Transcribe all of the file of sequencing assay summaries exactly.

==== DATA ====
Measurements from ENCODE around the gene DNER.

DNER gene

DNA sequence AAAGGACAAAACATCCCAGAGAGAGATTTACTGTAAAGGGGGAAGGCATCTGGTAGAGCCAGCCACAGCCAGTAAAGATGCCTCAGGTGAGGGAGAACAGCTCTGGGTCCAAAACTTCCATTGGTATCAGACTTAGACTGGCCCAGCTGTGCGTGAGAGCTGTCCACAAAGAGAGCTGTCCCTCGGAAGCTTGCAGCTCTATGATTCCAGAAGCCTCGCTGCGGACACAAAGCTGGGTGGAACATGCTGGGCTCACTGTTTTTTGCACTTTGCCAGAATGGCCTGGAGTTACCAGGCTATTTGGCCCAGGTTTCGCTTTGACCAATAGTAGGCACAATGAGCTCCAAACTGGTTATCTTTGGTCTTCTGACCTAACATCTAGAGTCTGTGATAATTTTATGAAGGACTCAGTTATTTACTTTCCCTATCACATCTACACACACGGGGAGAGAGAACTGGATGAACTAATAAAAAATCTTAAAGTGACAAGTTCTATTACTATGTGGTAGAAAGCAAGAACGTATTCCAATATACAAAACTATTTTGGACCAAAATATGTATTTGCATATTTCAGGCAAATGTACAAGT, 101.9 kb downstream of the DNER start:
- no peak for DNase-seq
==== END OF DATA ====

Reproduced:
Measurements from ENCODE around the gene DNER.

DNER gene

DNA sequence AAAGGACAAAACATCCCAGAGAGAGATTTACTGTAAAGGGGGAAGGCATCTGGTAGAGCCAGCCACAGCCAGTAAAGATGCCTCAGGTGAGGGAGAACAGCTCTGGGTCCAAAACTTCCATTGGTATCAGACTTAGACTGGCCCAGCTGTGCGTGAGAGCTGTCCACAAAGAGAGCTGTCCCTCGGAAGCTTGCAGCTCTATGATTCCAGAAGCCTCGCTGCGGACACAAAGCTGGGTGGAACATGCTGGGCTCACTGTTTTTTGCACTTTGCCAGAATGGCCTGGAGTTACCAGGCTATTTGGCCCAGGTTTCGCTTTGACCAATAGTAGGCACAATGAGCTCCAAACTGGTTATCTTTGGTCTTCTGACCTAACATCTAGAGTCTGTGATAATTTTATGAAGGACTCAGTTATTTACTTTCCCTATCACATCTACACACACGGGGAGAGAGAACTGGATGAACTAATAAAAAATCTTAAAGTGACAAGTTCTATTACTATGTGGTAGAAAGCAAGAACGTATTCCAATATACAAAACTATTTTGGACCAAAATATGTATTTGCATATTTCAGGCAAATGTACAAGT, 101.9 kb downstream of the DNER start:
- no peak for DNase-seq